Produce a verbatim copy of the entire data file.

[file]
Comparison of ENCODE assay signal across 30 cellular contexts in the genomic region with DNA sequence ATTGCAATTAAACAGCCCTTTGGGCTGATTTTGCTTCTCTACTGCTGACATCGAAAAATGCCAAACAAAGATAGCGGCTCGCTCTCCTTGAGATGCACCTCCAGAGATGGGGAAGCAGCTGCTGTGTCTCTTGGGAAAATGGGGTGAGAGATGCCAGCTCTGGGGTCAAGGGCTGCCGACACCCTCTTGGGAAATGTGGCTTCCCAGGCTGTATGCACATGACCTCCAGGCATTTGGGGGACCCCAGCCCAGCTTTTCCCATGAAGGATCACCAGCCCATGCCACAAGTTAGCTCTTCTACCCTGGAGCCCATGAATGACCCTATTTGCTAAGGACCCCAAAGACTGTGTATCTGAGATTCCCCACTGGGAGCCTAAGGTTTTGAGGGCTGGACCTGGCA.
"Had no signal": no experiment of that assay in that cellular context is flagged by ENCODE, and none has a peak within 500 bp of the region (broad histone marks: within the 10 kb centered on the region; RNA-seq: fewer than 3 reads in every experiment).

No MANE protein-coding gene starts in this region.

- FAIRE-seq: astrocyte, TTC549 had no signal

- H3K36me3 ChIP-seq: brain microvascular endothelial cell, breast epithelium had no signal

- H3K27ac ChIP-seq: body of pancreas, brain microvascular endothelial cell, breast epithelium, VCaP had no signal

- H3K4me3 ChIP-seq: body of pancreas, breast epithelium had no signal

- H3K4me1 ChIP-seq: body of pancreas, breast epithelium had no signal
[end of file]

Comparison of ENCODE assay signal across 30 cellular contexts in the genomic region with DNA sequence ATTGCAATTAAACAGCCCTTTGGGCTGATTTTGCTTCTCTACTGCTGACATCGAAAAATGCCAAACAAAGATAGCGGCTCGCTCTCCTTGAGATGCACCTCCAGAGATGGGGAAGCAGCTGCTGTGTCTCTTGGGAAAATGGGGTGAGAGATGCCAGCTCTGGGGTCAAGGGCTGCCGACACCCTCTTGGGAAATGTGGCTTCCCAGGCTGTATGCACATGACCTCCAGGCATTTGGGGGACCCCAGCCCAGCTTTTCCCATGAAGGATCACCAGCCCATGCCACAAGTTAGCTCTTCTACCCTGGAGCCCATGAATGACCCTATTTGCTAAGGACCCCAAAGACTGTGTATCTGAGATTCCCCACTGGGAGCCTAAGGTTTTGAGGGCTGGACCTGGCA.
"Had no signal": no experiment of that assay in that cellular context is flagged by ENCODE, and none has a peak within 500 bp of the region (broad histone marks: within the 10 kb centered on the region; RNA-seq: fewer than 3 reads in every experiment).

No MANE protein-coding gene starts in this region.

- FAIRE-seq: astrocyte, TTC549 had no signal

- H3K36me3 ChIP-seq: brain microvascular endothelial cell, breast epithelium had no signal

- H3K27ac ChIP-seq: body of pancreas, brain microvascular endothelial cell, breast epithelium, VCaP had no signal

- H3K4me3 ChIP-seq: body of pancreas, breast epithelium had no signal

- H3K4me1 ChIP-seq: body of pancreas, breast epithelium had no signal